Speculating vs. Investing
I’ve just been reading an interesting story on Mack Cuban’s BlogMaverick site called What’s an investor? In it he discusses the difference between pure speculating and investing. Here’s his definition of the two:
The difference between the two is very simple. If you spend the money and the only way you can earn a return on that money is by selling whatever it is you have purchased. You are speculating.
If you give your money to a person or company, and that money is used directly to create commerce or to create an asset that will be used in commerce and if there are profits from that commerce that can be returned to you as a result, that is an investment.
He lists a bunch of examples of each but the bottom line is that Mark feels that it is better for the economy and [he hints at going as far as saying morally] to invest rather than speculate.
Personally I’m a little skeptical of billionaires suggesting what is best for the economy. I think Mark sincerely cares, but what he misses is that it is often a poverty mentality or the pure lack of money or financial education that cause people to speculate or even gamble rather than to invest. To suggest that tax breaks for investing and penalties for speculating would change anything is dealing with the issue in the wrong place.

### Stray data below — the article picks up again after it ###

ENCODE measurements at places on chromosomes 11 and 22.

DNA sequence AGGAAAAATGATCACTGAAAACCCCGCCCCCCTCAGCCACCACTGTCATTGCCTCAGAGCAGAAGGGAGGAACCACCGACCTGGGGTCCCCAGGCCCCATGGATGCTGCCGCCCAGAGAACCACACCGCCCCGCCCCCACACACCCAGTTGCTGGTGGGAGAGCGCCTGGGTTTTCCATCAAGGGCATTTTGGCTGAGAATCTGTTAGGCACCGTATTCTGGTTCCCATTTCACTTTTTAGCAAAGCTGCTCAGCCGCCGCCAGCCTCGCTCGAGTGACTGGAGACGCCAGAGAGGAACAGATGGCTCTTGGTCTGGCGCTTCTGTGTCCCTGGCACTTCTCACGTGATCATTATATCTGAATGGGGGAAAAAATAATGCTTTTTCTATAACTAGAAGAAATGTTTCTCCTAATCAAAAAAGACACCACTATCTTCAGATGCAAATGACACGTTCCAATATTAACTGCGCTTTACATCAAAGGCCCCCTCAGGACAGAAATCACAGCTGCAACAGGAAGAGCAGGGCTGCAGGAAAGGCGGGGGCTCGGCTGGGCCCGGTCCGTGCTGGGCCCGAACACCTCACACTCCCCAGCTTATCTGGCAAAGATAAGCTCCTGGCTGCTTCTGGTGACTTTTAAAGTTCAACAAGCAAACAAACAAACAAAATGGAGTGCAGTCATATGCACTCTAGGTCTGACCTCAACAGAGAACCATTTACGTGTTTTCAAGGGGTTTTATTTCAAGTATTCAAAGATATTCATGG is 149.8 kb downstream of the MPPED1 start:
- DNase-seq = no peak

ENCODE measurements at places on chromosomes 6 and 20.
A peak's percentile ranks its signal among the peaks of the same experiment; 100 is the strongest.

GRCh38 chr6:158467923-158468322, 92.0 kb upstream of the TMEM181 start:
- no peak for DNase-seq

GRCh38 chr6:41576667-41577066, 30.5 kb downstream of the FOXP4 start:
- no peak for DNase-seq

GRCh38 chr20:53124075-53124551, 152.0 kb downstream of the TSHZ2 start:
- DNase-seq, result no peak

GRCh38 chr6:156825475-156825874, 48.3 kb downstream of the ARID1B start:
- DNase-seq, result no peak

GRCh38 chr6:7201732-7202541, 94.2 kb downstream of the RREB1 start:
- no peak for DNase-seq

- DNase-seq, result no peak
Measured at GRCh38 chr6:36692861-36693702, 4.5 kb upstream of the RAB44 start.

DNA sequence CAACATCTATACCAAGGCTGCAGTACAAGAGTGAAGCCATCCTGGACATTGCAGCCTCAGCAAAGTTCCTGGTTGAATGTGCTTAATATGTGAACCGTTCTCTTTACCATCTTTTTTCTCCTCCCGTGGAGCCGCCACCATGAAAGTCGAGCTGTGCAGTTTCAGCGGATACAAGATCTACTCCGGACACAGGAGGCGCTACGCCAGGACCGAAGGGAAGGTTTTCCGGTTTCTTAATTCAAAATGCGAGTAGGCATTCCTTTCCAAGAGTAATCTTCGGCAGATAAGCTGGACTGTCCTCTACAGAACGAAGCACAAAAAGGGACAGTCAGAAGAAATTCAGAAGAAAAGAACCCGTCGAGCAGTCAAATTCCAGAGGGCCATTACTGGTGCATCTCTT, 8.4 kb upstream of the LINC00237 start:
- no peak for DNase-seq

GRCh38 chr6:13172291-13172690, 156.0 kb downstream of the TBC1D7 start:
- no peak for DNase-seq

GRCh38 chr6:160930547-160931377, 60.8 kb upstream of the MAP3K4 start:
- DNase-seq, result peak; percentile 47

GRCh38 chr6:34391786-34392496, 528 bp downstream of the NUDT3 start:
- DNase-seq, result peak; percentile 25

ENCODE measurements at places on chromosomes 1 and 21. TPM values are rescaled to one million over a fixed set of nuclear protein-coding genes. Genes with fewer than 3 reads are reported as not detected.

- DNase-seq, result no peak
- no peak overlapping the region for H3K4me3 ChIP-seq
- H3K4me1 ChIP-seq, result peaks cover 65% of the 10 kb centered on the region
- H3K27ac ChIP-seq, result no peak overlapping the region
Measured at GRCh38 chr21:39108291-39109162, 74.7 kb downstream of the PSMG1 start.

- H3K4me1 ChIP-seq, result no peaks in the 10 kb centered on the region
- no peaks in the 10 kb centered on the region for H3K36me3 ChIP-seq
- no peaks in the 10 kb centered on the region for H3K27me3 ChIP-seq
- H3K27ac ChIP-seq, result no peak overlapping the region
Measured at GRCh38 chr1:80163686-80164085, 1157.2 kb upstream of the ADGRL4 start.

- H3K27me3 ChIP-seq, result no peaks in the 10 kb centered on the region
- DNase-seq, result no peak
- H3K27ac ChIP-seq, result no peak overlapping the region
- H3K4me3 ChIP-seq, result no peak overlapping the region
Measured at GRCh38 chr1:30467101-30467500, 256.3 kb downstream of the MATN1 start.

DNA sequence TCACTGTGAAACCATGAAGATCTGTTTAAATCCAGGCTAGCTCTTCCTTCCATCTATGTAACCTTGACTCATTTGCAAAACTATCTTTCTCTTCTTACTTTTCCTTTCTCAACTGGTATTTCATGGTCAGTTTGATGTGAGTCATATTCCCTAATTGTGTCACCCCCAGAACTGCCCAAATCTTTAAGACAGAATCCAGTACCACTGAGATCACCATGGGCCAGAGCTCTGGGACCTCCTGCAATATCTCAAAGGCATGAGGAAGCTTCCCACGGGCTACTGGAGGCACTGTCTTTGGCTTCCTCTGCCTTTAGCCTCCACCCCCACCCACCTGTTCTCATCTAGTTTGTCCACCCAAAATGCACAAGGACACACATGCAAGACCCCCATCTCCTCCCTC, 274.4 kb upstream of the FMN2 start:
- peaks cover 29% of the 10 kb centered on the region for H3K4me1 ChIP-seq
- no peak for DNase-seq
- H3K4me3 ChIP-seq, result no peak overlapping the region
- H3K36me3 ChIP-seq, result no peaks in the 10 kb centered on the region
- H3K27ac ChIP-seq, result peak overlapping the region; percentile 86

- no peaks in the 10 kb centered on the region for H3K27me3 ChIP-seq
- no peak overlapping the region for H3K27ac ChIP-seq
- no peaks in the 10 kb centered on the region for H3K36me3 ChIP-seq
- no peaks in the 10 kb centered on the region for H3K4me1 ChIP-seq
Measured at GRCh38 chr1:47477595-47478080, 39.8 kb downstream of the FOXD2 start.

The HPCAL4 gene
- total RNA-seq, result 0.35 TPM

If Mark Cuban wants to fix the economic bubbles and damage to the economy caused by the greedy speculation then I think he should offer financial education programs for kids and get healthy core financial concepts started before we thrust people into the workforce without a clue how the world really works.
Robert Kiyosaki goes into the difference between being a speculator and investor in his book Who Took My Money. He tells a story of a cattle rancher and dairy farmer to illustrate his point. The cattle rancher raises a calf and then takes it to market to be slaughtered: at which point he gets paid and hopefully realizes a profit. This is the speculator’s model. The dairy farmer buy a cow and sells the milk for years, more like a dividend paying stock or cash flow rental property. This is the investor’s model. I know Robert’s books have certainly had a major influence on me and my understanding of the difference between investing and speculating. In the world of finance the naive speculators and gambler are often the ones getting slaughtered.
Nothing wrong with either approach in my mind, but the investor probably does provide more benefit to society as a whole and it is probably the more sound financial strategy.
My favorite time frame for holding a stock is forever.” Warren Buffet